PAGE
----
After his citrus cooking demonstration, the Sicilian chef Corrado Assenza asked us, in a room of about 20 people, if there were any questions. I raised my hand in the lemony air. A young man near me didn’t: he just threw his question like a bullet, and it was the same question as mine. Corrado noticed it, but I turned my sharp arm into a wave “it’s okay”, so he responded to the man, ending with a thank you for a good question, before turning back to me. Acknowledging that my question had been answered would have been the right thing to do, but the little rage doesn’t make sense. Being sane also meant giving the usurper the upper hand, so I caught a thought, “What’s your comfort food?” translating it as it came out of my mouth (cos’e il tuo comfort cibo?).
Not only did the question sound wrong and tweaked, it was also a bad translation that made no sense. Even if I had understood correctly (qual Ã¨ il tuo cibo di conforto?), it doesn’t quite have the same meaning. The situation was even more confused when someone else asked me if I meant reassurance in terms of convenience, as in “practical” or “easy”. Fortunately, Corrado understood where I was going; it depended on when I asked him, he said, “Different times called for completely different types of comfort.” He also suggested that the reason why there might not be a need for the term comfort food in Italian is because the words are one and the same: food is comforting.
Maybe that’s because there was a time when it wasn’t. I often think of Corrado and the idea that âfood is comfortingâ. Especially with predictable things: mash or baked potatoes; pasta with sauce and cheese; baked fruit; tomatoes on bread; a watermelon moon eaten in the sea; arancine the size of a cricket ball stuffed with stew; Bechamel and peas that we buy at the bar near the port of Palermo, all a little homecoming.
But more than the predictable are the other things: the apple that I always eat when I pick up my son from school; the Polo mint that I suck on before any kind of interview; the hard-boiled egg I buy from M&S when I get to Gatwick, which often gives me heartburn, discomfort-comfort. Writing about the mysterious appetites of grief in his essay S is for Sad (in An Alphabet for Gourmets), American culinary writer MFK Fisher notes: encouragement and strengthâ¦ to eat. I don’t compare an interview to heartbreak, but at that point the little Polo creaking under my teeth like mint ceramic is encouragement and strength. It’s also familiar.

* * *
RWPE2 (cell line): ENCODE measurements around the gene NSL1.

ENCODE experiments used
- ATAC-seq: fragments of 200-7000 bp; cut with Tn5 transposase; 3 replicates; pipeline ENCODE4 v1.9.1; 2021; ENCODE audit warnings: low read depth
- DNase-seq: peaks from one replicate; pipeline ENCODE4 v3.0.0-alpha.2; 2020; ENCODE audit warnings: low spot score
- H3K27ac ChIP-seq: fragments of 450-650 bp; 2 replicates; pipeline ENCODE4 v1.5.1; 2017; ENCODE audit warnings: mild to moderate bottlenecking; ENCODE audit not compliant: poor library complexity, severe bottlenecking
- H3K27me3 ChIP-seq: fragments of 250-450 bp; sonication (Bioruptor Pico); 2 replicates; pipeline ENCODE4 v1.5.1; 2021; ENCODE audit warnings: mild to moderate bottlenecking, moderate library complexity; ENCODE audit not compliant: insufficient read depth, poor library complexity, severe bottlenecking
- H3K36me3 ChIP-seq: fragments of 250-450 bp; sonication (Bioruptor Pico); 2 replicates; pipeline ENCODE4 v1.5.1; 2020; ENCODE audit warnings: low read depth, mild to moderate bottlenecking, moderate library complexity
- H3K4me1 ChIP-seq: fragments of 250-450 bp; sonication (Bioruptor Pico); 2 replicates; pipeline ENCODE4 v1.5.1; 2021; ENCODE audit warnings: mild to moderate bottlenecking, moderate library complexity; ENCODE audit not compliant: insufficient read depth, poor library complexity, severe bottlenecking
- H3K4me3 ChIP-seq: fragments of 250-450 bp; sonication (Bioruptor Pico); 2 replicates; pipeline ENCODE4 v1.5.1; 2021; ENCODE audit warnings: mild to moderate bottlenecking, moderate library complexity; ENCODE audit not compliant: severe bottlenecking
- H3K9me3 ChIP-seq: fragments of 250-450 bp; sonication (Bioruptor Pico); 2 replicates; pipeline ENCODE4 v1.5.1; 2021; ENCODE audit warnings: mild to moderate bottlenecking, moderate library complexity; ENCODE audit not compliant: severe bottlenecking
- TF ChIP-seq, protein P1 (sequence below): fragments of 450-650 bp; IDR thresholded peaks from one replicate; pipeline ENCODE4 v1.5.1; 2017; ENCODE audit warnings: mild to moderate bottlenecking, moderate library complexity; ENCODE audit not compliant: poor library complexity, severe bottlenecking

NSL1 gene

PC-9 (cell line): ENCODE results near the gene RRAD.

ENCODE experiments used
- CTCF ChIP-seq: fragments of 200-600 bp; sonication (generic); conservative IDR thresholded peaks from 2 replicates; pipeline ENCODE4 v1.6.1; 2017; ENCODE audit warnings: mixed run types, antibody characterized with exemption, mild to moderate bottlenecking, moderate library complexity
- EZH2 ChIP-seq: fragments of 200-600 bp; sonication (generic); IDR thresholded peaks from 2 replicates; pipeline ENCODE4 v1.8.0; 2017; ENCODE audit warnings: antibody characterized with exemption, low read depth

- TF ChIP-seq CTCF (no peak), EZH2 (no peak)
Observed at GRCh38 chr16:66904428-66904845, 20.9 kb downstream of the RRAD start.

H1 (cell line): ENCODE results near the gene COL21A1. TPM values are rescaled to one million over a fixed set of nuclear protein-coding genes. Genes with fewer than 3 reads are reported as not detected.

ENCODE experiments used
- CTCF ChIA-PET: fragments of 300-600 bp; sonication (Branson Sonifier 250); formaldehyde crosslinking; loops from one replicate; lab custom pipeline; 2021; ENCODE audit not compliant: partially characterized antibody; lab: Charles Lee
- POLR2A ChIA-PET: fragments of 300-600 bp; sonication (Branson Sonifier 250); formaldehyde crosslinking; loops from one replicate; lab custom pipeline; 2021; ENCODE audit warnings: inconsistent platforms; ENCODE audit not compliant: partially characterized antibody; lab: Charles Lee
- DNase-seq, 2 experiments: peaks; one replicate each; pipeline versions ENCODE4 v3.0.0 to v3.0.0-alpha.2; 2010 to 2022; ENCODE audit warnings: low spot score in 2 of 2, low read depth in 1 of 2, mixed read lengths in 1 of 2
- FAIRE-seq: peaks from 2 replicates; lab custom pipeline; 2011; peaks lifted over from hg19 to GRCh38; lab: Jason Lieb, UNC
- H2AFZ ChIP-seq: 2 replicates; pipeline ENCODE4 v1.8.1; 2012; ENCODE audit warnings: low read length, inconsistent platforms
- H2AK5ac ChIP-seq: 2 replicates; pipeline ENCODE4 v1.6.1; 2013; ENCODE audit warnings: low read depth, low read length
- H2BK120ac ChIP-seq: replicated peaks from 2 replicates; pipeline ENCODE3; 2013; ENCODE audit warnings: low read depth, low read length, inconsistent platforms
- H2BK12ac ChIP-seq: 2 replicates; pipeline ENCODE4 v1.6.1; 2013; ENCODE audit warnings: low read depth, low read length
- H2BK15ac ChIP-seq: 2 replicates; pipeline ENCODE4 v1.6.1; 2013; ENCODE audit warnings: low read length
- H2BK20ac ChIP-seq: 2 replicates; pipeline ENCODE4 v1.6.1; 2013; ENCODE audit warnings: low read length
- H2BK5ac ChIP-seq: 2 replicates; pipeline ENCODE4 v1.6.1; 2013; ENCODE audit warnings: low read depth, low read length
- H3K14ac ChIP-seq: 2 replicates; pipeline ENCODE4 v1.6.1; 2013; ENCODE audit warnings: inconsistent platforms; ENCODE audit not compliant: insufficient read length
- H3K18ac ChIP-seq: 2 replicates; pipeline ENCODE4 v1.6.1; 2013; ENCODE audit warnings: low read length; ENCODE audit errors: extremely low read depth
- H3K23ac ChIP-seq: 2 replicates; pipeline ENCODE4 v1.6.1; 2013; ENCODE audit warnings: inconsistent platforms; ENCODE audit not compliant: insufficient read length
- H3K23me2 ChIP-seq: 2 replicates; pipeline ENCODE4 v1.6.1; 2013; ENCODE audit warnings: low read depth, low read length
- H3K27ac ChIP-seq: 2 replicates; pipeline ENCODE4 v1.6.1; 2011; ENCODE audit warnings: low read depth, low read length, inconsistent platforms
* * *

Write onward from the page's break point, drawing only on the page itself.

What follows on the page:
Food is a comfort to me when it is reliable; when I know what’s coming: apple, egg, donuts for breakfast on Saturday and fried potatoes and eggs on Monday. Today’s dish is not really a recipe; it’s more of a way with a pound of potatoes and four eggs, and one of my favorite things to eat with anyone, but especially just the three of us at this time of year.
I must end by noting that I debated quite seriously with my partner Vincenzo for 11 years about cooking potatoes, before admitting that his method – uncovered, covered then uncovered – is the best, giving our comfort sharp edges.
Fried potatoes and eggs
Preperation 10 minutes
to cook 30 minutes
1.2 kg of potatoes, peeled and cut into cubes of about 1 cm (no need to be too precise)
Leaves of 1 rosemary stalk
4 large eggs
Pour a little olive oil in a pan – seven tablespoons as a guide – then pour the potatoes with a good pinch of salt, and put on medium heat.
Cook for about three minutes, stirring the cubes until coated with oil, then reduce heat to low and cover with a lid. Let the potatoes cook gently, shaking the pan several times, for 15 minutes, during which time they will steam, braise and almost cook.
Uncover, add the rosemary and increase the heat. As the potatoes are almost done, this step is all about the crisp, so fry them for 10 minutes, stirring often to brown all sides.
Push the potatoes aside to create four small hollows, break the eggs into the hollows and fry until cooked through. Use immediately.